Redford, Newman, Katharine Ross, Goldman, and Hill got together for two weeks of rehearsals in September 1968, which Newman loved. “What George did from the rehearsals onward was allow us to run with the script, to just go nuts, then nurse the whole shebang in the direction he wanted, which was original and visionary.” Filming began on September 16 in Durango, Colorado. Right from the start there was a brotherly relationship between Newman and Redford with the former playing on the difference in experience between them to create memorable moments that weren’t in the script. Hill said, “I played off Newman’s history and Redford’s newness. Up till then, Paul was known as the hard rebel loner of Hud or Cool Hand Luke. Bob was a blank sheet of paper. For the movie we made them goofballs, and because that was so fresh in context of what we were doing, it won over the audience.” During filming in Mexico, Redford and Newman bonded over drinks and playing Ping-Pong. They also played practical jokes on each other and engaged in good-natured trash-talk.
When the production relocated to Los Angeles to film the bicycle-riding scene that Hill added at the last minute to create a love triangle between Butch, Sundance and Etta, the director hired a stuntman and they argued that the vintage bike wouldn’t withstand the trick riding. While they argued Newman rode by standing on the bicycle seat, his hands on the handlebars. The stuntman was fired and Newman did his own riding in the scene.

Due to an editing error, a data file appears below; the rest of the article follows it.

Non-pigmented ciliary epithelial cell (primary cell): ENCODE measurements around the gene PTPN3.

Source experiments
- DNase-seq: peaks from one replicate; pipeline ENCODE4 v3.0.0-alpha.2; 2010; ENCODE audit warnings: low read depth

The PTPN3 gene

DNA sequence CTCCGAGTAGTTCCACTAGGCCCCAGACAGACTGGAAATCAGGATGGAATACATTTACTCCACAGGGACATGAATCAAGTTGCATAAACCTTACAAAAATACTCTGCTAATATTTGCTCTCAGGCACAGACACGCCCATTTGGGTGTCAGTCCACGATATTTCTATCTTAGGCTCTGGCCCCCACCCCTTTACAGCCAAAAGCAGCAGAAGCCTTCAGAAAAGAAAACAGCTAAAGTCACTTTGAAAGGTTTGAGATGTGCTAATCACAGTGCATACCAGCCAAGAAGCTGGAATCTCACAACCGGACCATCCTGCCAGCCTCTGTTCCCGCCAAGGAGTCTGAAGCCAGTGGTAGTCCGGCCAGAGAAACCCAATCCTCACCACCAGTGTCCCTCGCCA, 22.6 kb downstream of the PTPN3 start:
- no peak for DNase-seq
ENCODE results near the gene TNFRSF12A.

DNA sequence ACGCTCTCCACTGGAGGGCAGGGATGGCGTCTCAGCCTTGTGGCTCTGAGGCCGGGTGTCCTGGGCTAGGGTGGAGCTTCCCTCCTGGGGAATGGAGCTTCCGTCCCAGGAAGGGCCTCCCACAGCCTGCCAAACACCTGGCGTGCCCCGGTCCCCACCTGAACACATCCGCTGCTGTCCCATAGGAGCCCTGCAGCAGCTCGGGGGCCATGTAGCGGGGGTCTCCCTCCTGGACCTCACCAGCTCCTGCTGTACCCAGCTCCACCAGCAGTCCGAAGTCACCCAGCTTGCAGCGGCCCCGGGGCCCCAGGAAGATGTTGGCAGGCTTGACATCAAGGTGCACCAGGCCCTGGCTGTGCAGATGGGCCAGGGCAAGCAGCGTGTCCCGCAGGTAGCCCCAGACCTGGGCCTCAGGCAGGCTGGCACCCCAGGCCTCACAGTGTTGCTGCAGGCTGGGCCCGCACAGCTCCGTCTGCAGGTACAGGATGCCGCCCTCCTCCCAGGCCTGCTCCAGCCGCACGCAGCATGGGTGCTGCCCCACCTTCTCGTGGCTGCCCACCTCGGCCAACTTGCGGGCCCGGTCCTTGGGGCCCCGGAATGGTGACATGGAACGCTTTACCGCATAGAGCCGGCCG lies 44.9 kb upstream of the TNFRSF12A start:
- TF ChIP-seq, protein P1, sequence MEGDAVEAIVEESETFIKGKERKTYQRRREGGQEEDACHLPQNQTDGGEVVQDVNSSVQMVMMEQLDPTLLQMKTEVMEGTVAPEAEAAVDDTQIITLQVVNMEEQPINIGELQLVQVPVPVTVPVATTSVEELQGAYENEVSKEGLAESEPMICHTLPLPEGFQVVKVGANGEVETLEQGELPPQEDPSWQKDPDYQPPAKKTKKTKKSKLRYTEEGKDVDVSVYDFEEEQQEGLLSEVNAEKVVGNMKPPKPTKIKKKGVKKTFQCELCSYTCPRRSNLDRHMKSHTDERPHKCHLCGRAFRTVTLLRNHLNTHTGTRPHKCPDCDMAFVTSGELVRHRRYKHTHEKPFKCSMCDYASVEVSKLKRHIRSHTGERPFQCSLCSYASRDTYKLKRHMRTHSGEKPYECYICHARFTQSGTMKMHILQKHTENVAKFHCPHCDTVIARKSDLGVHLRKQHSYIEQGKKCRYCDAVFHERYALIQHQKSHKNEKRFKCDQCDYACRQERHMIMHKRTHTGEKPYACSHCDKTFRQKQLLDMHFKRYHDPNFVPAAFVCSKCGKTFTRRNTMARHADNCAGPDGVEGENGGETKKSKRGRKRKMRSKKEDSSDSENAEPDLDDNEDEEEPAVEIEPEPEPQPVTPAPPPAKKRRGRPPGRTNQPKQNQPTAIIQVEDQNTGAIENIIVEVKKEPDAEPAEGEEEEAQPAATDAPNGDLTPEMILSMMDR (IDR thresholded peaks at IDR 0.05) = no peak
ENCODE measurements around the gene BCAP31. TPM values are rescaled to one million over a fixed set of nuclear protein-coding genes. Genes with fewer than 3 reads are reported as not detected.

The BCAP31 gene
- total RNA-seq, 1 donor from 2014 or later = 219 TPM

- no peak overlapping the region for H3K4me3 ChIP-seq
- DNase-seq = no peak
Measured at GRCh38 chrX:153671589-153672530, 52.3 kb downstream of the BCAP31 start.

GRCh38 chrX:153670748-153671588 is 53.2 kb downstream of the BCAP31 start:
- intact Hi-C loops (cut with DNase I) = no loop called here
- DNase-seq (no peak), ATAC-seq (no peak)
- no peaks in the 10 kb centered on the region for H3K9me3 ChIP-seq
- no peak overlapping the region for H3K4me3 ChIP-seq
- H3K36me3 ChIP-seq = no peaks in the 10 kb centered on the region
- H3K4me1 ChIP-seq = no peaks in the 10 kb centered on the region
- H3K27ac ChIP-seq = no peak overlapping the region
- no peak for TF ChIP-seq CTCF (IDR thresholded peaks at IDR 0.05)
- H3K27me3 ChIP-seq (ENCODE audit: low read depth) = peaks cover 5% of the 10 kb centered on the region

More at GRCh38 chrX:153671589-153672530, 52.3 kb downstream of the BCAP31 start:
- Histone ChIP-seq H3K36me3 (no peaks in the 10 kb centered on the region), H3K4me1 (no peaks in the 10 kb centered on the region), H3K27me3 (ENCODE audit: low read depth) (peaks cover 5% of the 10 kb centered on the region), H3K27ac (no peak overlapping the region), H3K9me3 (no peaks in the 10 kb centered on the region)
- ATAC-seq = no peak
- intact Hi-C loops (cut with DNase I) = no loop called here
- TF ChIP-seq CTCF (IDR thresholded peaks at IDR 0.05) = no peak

Butch Cassidy and the Sundance Kid did not fare well with critics of the day. The New York Times’ Vincent Canby said it had “gnawing emptiness,” while Pauline Kael complained that it left her “depressed…and rather offended.” Time magazine felt that Redford and Newman were "afflicted with cinematic schizophrenia. One moment they are sinewy, battered remnants of a discarded tradition. The next they are low comedians whose chaffing relationship—and dialogue—could have been lifted from a Batman and Robin episode.” Even Roger Ebert felt it was “slow and disappointing.” Regardless, it performed very well at the box office, grossing $102 million and was nominated for seven Academy Awards, winning four: Best Original Screenplay, Original Song, Original Score and Cinematography.